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8.  See Securities Exchange Act Release Nos. (February 1, 1999), 64 FR 6405 (February 9, 1999) (order approving the elimination of position and exercise limits for XMI and XII options on a two-year pilot basis) and 40969 (January 22, 1999), 64 FR 4911 (February 1, 1999) (order approving the elimination of position and exercise limits for SPX, OEX, DJX and related FLEX options on a two-year pilot basis).

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9.  Securities Exchange Act Release No. 39489 (December 24, 1997), (63 FR 276 (January 5, 1998).

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10.  For the period of January 1, 2001 to November 30, 2001, Microsoft and Intel had average daily trading volumes of 39.38 and 53.98 million shares, respectively, compared to the QQQ with an average daily trading volume of 71.21 million shares.

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11.  See H.R. Rep. No. IFC-3, 96th Cong., 1st Sess. At 189-91 (Comm. Print 1978).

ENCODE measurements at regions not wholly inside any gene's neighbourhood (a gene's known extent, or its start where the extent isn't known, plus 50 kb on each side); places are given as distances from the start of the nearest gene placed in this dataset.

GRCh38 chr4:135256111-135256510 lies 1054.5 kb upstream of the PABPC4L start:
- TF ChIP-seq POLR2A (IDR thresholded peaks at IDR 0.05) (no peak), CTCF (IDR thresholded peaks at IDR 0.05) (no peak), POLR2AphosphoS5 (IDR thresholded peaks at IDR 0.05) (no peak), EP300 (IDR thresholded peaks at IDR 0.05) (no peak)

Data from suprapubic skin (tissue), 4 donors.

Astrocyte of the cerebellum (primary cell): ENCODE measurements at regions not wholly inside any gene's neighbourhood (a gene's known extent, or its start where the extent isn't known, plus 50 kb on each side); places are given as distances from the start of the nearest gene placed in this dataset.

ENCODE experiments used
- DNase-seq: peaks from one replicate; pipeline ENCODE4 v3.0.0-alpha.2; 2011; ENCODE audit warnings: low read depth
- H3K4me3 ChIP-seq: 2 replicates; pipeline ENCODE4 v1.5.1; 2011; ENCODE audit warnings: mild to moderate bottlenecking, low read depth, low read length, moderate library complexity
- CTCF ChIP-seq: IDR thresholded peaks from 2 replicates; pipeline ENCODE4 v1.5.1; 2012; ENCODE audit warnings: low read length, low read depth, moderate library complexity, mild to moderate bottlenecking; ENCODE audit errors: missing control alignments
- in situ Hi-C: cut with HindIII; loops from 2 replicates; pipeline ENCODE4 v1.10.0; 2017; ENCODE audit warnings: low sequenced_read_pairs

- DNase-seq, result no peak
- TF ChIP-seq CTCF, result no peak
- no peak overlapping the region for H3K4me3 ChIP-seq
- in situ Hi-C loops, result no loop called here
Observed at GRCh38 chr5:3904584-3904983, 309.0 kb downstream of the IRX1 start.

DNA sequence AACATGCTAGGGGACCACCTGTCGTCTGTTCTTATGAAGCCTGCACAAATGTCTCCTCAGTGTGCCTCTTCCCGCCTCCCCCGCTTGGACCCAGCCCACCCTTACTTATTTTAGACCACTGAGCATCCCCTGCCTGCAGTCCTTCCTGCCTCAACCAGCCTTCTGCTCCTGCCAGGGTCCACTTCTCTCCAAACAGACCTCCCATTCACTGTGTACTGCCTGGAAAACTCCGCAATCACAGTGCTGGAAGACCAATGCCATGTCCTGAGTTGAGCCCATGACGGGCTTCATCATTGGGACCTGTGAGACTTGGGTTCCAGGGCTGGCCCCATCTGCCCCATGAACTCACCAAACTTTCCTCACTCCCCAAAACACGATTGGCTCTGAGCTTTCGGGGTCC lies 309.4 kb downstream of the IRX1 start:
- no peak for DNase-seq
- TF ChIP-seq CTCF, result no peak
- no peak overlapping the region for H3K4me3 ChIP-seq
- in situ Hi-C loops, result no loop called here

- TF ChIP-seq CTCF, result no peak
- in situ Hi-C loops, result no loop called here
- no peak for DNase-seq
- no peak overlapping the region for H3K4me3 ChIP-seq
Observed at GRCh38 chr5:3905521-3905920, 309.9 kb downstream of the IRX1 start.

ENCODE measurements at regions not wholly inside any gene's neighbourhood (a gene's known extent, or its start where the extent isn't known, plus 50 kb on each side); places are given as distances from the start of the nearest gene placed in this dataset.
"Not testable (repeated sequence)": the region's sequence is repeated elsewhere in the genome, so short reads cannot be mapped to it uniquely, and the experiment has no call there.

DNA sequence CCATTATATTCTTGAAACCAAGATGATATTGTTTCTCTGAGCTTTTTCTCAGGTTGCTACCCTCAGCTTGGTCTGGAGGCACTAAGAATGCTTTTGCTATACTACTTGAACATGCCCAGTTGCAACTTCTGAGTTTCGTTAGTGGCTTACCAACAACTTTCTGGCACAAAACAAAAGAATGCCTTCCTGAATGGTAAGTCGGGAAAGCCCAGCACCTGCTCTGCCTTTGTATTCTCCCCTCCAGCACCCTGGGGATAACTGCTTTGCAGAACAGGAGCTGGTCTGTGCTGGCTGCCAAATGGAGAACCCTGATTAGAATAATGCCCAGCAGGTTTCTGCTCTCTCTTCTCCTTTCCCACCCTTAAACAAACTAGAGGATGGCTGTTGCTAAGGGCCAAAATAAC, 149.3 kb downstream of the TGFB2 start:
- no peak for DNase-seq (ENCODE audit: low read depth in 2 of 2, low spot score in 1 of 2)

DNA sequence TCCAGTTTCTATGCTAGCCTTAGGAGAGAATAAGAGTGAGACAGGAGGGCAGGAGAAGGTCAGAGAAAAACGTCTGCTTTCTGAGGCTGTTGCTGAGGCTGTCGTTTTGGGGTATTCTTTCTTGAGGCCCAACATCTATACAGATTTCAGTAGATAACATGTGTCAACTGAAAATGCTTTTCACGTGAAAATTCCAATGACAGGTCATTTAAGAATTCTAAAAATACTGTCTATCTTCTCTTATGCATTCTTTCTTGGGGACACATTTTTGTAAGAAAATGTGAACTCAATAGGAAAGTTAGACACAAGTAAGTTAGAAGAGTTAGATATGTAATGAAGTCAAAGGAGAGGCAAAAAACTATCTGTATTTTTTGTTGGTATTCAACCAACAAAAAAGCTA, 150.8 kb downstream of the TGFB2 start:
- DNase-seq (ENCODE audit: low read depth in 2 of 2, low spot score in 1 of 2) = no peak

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12.  The Commission notes, however, that as an equity product, options on the QQQ are subject to position limits in the OTC market. See NASD Rule 2860.

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13.  The current limit for QQQ options is 150,000 contracts due to the 50% reduction in the underlying value of the QQQ that occurred on March 20, 2000. At this limit, the QQQ options equate to 15,000,000 QQQ shares or an aggregate value of $59.47 billion as of November 30, 2001. At the time of approval of QQQ options, position and exercise limits were set at 25,000 (250,000 QQQ shares) equating to an aggregate value of $2,500,000 as of March 9, 1999 (commencement of trading ). When QQQs commenced trading, the volume was 10.4 million shares with an opening price of $100.00 per share. The average daily trading volumes for the QQQ during 1999, 2000 and year-to-date 2001 were 13.9 million, 30.9 million and 71.21 million shares respectively, while for the same periods the average daily trading contract volume for the QQQ option were 9,206, 91,656, and 148,181. As of November 30, 2001, the price of a single QQQ was $39.65.

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[FR Doc. 02-635 Filed 1-9-02; 8:45 am]